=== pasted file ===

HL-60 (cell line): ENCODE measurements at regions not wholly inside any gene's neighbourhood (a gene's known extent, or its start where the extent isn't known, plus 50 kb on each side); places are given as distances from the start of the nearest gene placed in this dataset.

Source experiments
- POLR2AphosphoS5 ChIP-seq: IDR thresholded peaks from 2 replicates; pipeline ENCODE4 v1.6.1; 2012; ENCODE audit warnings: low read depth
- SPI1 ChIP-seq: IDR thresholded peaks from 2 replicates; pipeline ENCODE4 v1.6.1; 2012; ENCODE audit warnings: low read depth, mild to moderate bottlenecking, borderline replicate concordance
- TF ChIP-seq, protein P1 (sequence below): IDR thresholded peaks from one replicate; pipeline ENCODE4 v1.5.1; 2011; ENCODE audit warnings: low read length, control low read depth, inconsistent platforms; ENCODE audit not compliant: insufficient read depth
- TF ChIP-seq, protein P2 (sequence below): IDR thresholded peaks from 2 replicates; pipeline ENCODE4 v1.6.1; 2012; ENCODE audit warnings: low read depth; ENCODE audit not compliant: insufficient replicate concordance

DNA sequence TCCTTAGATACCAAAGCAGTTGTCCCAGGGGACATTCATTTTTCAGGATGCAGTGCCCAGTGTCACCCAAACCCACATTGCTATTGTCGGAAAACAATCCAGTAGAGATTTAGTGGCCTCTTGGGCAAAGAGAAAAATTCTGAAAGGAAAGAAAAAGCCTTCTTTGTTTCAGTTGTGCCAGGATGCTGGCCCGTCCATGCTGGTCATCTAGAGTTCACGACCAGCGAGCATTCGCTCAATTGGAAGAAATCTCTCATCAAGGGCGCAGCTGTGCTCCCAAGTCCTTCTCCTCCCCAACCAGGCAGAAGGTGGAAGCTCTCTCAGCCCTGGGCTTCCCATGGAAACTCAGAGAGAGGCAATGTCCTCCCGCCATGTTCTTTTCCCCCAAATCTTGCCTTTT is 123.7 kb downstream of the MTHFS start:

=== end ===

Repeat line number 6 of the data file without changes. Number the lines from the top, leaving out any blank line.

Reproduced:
- TF ChIP-seq, protein P2 (sequence below): IDR thresholded peaks from 2 replicates; pipeline ENCODE4 v1.6.1; 2012; ENCODE audit warnings: low read depth; ENCODE audit not compliant: insufficient replicate concordance